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Discussion in 'Small Business Helper' started by The Helper, Sep 2, 2004.

  1. tsbhelper

    tsbhelper Small Business Helper Forum Moderator

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    Cognitor,

    "If it fails, they go after your stuff"...

    I'm not sure what planet your teacher is on.

    Forming a corporation involves extra expense on startup, accounting and legal fees. Additionally, corporate tax forms usually require the services of an accounting firm, on a regular basis. You are looking at several thousand dollars of extra startup expense, if you dot all the i's and cross all the t's.

    What you get for this is protection from liability you might incur, NOT PROTECTION FROM CREDITORS. Anybody in business who is going to let you use their money, or their services by leasing you equipment or an office, is smart enough to require you, as the owner of the corporation, to sign a personal guarantee of payment, which completely bypasses any protection that the corporation might afford you in avoiding debt. They know the tricks as well you do. Been there, done that, and YOU DON'T JUST GET TO WALK AWAY.

    Ok, they do go after your stuff... so what? If you are doing a small business startup, you have a certain amount of money that you will be putting at risk. If the business fails you are going to lose this money. This is the amount of string you have. When you reach that limit, you get out of that business, and admit you have failed. If you refuse to admit failure and continue on in spite of that, you are going to lose more than your business.

    You don't mortgage your future on startup. You plan carefully and leave yourself several back doors (exit points) which allow you to get out without losing your skin.

    If your business judgement is so bad that you can't do this, an S corporation is not going to help you.

    The Small Business Helper
     
  2. Cognitor

    Cognitor New Member

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    tbshelper,
    I had the feeling something was out of wack. I'll confront him with that on Monday; I'm interested to see how he responds.
     
  3. tsbhelper

    tsbhelper Small Business Helper Forum Moderator

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    Cognitor,

    Please keep in mind that the choice of the proper business structure for startup is dependent upon the risk of liability as well. What I have said about the decision making process which would cause you to select a DBA instead of an S type corporation is entirely dependent on your financial position.

    If you have a strong financial position (more than $100,000 in equity), starting up with a DBA is not a good idea. People who have money are targets for lawsuits. An S-type corporation gives you the necessary protection from this. In this situation you keep your startup funding separate from the corporation and strictly limit what assets the corporation owns. This way you protect your own personal assets and limit your liability to only what assets the corporation has.

    This type of corporation is an "operating shell", a protection from liability and expensive litigation. If somebody sues it, you just fold it and walk away. Then you do another startup with another shell corporation. This is probably what your teacher is talking about.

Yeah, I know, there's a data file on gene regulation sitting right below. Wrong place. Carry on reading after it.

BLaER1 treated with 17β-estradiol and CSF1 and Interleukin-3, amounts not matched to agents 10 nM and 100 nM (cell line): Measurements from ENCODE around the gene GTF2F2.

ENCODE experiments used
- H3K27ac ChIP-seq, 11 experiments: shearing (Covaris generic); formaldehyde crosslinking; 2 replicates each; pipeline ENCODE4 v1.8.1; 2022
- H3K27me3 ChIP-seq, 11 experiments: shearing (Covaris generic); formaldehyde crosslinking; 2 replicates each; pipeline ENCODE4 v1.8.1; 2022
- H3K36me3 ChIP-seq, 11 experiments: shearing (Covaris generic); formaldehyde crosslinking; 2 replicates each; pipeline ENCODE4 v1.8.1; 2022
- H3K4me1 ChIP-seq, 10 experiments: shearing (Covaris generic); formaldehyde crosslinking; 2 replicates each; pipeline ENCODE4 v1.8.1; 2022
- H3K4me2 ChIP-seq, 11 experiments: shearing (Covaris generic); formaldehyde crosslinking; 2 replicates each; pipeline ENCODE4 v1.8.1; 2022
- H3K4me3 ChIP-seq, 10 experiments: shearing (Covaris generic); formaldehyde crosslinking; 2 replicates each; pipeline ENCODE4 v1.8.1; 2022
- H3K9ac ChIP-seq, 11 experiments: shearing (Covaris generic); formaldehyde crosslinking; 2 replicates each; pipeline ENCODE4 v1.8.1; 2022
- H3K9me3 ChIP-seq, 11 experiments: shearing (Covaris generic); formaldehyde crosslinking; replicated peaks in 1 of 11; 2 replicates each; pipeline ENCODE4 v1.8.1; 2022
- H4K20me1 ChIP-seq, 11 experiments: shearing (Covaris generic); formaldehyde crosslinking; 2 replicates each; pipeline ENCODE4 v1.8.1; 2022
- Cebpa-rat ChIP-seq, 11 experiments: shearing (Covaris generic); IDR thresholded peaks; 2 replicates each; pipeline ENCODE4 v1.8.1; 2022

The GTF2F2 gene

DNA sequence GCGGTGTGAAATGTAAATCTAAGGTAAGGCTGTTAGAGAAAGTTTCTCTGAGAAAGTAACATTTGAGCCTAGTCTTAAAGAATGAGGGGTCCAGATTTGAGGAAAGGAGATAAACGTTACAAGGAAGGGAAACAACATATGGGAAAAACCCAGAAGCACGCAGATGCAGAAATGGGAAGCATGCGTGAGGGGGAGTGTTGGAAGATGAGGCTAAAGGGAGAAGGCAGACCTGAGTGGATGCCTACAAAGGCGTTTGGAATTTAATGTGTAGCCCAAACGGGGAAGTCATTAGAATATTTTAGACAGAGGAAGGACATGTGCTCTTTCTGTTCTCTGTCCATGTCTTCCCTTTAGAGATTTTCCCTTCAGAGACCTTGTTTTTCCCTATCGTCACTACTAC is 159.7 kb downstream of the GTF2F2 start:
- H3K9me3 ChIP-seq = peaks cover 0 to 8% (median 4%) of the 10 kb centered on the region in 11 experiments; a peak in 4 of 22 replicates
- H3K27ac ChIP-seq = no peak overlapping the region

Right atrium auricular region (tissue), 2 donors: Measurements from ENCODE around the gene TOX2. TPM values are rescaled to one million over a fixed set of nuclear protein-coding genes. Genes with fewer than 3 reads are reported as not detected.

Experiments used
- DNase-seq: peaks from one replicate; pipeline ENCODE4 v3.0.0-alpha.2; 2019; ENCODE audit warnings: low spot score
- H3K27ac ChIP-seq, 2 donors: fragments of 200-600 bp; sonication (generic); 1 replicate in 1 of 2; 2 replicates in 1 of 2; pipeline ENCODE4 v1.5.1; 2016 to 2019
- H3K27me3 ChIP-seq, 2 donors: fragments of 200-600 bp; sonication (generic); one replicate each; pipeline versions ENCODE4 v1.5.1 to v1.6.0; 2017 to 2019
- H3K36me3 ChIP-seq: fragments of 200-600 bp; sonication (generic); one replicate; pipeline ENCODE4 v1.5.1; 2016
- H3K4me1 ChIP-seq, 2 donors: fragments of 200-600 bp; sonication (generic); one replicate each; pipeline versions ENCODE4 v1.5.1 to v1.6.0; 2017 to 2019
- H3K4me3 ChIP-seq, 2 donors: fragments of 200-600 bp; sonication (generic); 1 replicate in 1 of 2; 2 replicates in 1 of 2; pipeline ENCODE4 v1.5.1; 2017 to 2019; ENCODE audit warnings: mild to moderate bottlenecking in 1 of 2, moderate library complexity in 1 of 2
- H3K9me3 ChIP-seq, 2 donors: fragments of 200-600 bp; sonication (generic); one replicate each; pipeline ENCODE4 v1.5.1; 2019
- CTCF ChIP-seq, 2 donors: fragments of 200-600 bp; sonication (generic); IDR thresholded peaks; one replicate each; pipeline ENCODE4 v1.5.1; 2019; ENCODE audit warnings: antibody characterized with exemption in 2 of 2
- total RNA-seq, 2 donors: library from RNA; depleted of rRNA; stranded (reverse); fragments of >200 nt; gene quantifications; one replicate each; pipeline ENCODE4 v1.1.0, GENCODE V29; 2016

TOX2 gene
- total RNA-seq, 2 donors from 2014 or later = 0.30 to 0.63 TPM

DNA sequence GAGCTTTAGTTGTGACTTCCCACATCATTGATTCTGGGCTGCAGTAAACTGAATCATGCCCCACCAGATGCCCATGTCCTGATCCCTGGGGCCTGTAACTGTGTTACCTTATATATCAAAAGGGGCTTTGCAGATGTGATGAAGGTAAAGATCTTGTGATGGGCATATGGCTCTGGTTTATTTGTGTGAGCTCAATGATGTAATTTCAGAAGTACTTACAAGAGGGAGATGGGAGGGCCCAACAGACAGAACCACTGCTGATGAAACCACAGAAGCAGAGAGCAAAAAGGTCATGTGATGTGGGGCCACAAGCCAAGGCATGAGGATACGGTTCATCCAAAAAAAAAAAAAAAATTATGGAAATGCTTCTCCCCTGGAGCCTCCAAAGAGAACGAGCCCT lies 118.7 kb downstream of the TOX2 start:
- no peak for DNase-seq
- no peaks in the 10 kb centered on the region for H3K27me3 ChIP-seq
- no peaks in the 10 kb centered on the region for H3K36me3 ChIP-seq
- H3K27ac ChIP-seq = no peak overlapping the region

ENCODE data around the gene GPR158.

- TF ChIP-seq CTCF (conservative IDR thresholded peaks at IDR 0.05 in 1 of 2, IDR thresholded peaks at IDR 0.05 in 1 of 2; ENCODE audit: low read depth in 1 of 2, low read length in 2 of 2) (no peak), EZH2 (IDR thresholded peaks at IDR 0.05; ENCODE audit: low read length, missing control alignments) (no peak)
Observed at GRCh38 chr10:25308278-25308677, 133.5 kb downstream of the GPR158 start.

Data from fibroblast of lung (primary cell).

The Small Business Helper
     
  4. Cognitor

    Cognitor New Member

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    tbshelper,
    Ok, correct me if I'm wrong but in lets say if one was to own and operate a supermarket, then it would most likely be wise to incorporate due to liability factors. On the other hand, if one was to open, say...an accounting firm or another type of service based business, then it would be wise to get a DBA? Generally speaking, what types of businesses are typically wise to incorporate (with a given that there is $100,000+ in equity) and which are not?
     
  5. tsbhelper

    tsbhelper Small Business Helper Forum Moderator

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    Cognitor,

    If you have enough personal equity ($100,000 or more), you are a target, no matter what type of business you select, or even if you are not in business at all. In this circumstance, you carry the maximum in liability insurance for your vehicles, and for your real estate holdings, especially if you personally own the property in which your business is located. A children's bicycle accident in the parking lot of your property can be disastrous for you, no matter what your corporate structure is, if you do not do this.

    Employees can also torpedo your business. A work related injury where there is any possibility of liability on your part can also take you down. Nowadays, RSI (repetitive stress injury) is a favorite. This means that somebody who works for you, sitting down in front of a computer screen and typing, can claim that they have injuries due to using their fingers too much... and sue you for it.

    Type of business is not relevant, all businesses have some risk of liability. The only circumstances where that you would not incorporate would be based on your financial position. Even a corporate business structure is not bulletproof, it can still be taken down, for whatever assets it does have.

    People who are starting up small businesses for the first time who do have sufficient equity to be at risk should never use a DBA type structure, regardless of what type of business they are starting. As I said before, if you have the equity (money) you incorporate to get the additional protection from liability.

    The Small Business Helper
     
  6. Cognitor

    Cognitor New Member

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    That clears things up. Very good to know.
     

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